Photo credit : Facebook
Yes…this sometimes happens. In a world where entertainment is the focus a lot of the time, my ‘kids’ still get bored with it sometimes. Reading a book is usually the next option for them, but every now and then they get cabin fever. The bored is usually in referral to the fact that they need to go somewhere, and do something.
Yesterday, I was standing washing the dishes, when the two little boys across from my house came out to play. On one of their dads business trips, he had purchased each of them handmade wire push cars – in South Africa, you will often see the handmade wire items for sale on the side of the road. They are truly exquisite, and the time and effort that goes into them must be priceless! The push car looks something like this :
Photo credits : 123RF.com and unsungart.co.za
The younger of the two (6) has a car, and the older one (7) has a small truck.
I live in a townhouse complex, in a corner of four houses. The roads are not very wide, and our little corner is quite safe traffic wise, especially if we’re all at home. The neighbour next to me, and this family who are across from me to the left, have become my friends, after 7 years of us all living here.
The boys are adopted, and I was there for each one ‘coming home’. They have the same biological mother, but different fathers. Both were discarded at the hospital – she just ran away. Both times, I was called on because ‘new mom’, my friend and neighbour, was a little unsure. And to them I am an expert with babies 😛 I’ve cared for quite a few that have not been my own.
But I digress…
So the boys were playing and I was watching and smiling, with my arms buried in a sink full of hot water and dish soap. The older one disappeared inside, and came out with two Father Christmas teddies being transported in his truck. The younger one was not happy – he also wanted to drive someone around. But the soft toy his brother shared with him just wouldn’t stay put. He was becoming upset and frustrated. The older one disappeared back inside, and a few minutes later he was helping his little brother tie the teddy to the roof of the car.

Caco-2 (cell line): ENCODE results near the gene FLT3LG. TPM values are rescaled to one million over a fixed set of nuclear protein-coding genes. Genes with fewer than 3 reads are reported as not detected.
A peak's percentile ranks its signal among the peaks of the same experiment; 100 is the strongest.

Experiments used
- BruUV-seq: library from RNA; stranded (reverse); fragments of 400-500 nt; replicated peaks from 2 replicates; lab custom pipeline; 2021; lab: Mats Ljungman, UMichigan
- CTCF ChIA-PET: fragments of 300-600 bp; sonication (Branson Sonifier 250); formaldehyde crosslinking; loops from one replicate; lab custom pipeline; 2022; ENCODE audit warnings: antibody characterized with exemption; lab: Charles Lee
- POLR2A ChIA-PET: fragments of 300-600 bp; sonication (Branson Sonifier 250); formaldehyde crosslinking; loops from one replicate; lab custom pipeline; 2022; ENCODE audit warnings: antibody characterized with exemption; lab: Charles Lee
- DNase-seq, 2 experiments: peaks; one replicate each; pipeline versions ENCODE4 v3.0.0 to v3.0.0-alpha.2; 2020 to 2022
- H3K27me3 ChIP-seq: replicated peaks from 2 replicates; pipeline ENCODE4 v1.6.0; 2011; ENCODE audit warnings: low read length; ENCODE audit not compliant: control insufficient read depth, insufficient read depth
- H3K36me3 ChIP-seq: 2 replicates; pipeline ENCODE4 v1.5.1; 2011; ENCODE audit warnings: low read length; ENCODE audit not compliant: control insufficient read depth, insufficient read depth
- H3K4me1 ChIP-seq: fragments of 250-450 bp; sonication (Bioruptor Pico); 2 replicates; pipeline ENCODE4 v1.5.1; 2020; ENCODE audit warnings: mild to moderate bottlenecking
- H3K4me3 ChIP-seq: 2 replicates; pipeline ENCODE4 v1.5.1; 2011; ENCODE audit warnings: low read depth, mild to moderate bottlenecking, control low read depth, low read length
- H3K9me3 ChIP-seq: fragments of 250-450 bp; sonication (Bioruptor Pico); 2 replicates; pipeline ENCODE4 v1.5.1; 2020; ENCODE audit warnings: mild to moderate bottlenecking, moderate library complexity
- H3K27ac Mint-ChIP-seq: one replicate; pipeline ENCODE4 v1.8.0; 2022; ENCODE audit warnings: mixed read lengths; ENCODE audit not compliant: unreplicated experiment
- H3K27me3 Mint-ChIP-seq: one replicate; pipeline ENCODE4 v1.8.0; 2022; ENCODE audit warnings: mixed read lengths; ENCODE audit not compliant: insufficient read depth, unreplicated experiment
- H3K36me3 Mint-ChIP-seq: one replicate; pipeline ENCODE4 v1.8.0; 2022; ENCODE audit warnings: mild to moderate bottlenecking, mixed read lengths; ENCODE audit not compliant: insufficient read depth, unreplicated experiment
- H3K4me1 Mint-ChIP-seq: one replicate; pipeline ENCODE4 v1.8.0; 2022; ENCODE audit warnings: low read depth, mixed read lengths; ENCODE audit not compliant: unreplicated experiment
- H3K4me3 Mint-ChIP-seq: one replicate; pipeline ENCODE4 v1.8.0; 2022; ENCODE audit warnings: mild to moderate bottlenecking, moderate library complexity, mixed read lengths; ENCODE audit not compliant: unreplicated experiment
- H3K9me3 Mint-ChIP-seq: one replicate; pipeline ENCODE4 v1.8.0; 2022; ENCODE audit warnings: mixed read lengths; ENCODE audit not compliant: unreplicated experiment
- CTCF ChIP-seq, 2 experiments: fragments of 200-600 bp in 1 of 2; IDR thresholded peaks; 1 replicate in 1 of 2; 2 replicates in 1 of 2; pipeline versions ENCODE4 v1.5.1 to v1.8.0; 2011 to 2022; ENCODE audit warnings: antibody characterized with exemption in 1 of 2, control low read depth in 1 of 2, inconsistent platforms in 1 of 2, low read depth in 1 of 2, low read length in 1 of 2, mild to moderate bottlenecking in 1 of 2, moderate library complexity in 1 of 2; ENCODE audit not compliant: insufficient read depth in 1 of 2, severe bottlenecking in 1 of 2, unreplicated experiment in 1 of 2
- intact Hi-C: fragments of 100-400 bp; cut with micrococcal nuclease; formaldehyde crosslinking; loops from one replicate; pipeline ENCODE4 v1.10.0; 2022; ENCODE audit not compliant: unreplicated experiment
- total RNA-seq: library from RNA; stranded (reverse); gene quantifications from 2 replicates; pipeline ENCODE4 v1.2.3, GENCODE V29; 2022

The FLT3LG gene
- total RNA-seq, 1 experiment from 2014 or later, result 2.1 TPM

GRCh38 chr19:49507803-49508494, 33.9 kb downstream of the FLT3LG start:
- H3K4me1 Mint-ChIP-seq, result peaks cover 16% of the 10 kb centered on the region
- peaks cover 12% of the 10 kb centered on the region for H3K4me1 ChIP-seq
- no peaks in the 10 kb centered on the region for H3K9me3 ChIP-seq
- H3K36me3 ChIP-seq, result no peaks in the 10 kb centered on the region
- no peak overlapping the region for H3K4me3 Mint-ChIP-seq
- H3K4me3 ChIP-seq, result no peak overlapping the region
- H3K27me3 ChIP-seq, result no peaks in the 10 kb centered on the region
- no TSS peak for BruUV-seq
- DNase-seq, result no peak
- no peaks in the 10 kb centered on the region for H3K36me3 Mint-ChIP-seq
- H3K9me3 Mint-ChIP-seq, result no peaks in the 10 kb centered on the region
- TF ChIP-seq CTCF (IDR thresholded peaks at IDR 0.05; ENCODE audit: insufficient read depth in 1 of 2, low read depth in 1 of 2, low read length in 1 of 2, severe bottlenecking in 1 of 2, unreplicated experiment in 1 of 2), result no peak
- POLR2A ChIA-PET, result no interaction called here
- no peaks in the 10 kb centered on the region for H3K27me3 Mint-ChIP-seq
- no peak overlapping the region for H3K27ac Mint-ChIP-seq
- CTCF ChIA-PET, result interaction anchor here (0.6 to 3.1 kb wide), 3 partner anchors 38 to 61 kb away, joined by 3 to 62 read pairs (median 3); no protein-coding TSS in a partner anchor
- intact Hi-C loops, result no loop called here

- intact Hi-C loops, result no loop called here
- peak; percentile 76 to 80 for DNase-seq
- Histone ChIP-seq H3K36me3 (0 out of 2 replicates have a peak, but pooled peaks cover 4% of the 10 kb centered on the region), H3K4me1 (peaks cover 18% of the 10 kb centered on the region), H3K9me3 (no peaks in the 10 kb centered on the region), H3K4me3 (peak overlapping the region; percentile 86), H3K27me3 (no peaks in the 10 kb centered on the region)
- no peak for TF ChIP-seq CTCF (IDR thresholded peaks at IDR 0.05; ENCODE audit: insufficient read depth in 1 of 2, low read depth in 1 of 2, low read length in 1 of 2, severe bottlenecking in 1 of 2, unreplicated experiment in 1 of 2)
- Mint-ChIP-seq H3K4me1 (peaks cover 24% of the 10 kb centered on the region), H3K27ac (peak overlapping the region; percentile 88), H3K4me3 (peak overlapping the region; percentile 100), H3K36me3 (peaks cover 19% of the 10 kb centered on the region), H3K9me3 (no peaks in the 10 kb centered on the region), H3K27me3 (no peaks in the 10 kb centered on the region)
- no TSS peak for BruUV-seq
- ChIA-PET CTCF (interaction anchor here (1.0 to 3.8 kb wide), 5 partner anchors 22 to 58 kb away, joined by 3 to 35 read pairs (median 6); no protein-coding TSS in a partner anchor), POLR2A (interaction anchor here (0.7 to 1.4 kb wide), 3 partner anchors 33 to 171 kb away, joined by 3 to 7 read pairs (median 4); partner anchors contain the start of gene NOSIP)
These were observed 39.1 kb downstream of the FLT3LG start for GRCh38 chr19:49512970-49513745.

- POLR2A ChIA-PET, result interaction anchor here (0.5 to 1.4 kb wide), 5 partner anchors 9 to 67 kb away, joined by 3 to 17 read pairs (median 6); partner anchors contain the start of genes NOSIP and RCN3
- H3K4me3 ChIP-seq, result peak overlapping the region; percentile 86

By this stage, my dishes had been forgotten, and I was giggling – off they went, racing to see who would deliver their precious cargo first. My heart was instantly warmed and happy.
And I was reminded of a story from so many years ago that I can’t even tell you if I read it or heard it, or how old I was when I did. I found the story this morning, and wanted to share it with all of you, in case you hadn’t heard it before. It’s called ”The Broken Doll” and this is my re-telling of it :
~~A little girl was late coming home from school one day. Her mother was, of course, upset and worried. When she at last walked through the door, her mother demanded an explanation as to why she was late.
The little girl explained, ”I was walking home with Julie, and she dropped her doll. It broke into a million pieces.”
Her mothers heart softened and she asked quietly, ”Oh honey, you helped Julie pick up the pieces of her doll and put it back together?”
In her young and innocent voice, the little girl replied, “No, Mommy. I didn’t know how to fix the doll. I just stayed to help Julie cry.”~~
We all know someone who has a problem. It’s magnitude terrifies us, and we cannot even begin to wrap our heads around what it feels like to them. We have no idea how to help, or change things. For most of us, it’s in our nature to want to fix it. We think up solutions, and offer advice. We try to assist in practical ways – we reach out and offer knowledge and research.
But do we just stay and help them cry?
There are hardly ever ‘quick fixes’. Practical help is truly great, because it changes the situation, and can often make things seem less overwhelming – offer hope of something better to come.
But sometimes, all that is needed, is someone to cry with you, to comfort you, to reach out and just ‘be’ with you.
Be practical, yes. Offer solutions, yes. If you’re in a position to assist, then do it, yes.
But don’t forget to be emotionally practical.
Because sometimes, having someone who cares enough to just cry with you, can make the biggest difference of all.